But, at the end of the day, Jay and Silent Bob: Mall Brawl does plenty right. It’s got that solid nostalgia feeling with some great humor baked in with both character sprites and the story bumper between chapters. Being able to have a save slot that lets you revisit progression without needing to do it all in one go is great, and deleting old saves is simple enough. It captures the feeling of both having a classic 8-bit brawl with your buddy while hyping you for another game that will be coming someday soon, and it’ll be even bigger and have more snootches for bootches than this one. This game makes House Party look like House Party II, and I say that with the confidence of someone who watched Clerks II and didn’t totally hate it. If you’ve got NES in your blood and care about Morris Day and the Time, you’ll love this little jaunt.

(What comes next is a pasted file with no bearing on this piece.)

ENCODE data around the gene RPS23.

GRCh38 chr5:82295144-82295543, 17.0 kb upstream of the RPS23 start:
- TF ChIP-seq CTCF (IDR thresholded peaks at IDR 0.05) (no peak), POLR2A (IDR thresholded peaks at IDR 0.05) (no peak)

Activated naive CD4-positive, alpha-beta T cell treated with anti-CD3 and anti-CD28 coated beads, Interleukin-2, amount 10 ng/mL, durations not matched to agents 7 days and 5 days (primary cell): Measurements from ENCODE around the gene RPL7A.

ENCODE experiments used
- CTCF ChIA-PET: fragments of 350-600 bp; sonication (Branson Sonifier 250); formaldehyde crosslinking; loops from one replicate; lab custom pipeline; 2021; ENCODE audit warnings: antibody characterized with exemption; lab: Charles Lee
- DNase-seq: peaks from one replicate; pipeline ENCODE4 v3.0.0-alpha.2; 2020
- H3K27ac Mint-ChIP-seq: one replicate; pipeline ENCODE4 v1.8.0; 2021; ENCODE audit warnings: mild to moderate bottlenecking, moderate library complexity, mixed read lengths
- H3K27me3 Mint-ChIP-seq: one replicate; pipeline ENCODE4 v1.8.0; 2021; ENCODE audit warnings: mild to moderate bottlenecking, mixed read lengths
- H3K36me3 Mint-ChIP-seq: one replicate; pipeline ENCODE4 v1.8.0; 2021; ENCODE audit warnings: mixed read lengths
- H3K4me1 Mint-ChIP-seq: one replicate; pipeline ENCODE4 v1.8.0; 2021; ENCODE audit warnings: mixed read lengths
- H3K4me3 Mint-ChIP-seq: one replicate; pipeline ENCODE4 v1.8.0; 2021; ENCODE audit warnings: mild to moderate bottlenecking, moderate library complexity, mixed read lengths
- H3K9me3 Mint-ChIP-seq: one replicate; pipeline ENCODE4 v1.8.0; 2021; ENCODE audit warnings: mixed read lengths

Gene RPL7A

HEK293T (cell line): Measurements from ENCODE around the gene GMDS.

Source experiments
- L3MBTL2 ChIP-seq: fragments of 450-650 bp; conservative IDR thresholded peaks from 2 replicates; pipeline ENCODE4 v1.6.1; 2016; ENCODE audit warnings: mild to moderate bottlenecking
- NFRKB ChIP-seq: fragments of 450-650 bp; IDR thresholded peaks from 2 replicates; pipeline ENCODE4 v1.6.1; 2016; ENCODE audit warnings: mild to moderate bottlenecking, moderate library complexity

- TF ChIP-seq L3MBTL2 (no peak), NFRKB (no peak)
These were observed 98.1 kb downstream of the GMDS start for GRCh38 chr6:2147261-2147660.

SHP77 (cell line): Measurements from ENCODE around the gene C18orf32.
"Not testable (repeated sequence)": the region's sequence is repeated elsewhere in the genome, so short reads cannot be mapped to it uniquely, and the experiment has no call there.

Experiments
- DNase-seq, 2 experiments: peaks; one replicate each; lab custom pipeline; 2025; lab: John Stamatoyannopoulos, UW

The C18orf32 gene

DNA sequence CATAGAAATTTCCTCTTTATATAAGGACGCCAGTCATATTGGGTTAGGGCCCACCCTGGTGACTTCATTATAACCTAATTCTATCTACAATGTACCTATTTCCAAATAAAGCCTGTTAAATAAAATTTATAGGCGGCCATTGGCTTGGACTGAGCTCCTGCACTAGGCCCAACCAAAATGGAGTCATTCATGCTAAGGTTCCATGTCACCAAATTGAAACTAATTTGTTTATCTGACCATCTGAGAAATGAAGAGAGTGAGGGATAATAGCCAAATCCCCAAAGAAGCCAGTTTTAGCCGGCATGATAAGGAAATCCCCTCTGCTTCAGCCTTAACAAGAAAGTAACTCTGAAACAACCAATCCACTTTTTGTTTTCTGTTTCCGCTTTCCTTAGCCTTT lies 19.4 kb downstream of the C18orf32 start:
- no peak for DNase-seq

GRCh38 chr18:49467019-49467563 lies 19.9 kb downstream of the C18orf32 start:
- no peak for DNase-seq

REVIEW CODE: A complimentary Nintendo Switch code was provided to Bonus Stage for this review. Please send all review code enquiries to press@4gn.co.uk.

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Jay and Silent Bob Mall Brawl Review
  • Gameplay - 7/10
  • Graphics - 7/10
  • Sound - 7/10
  • Replay Value - 7/10
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While it’s a bit of fan service cooked around a pretty simplistic premise, Mall Brawl still delivers on fun and form within this homage to the NES fighting era.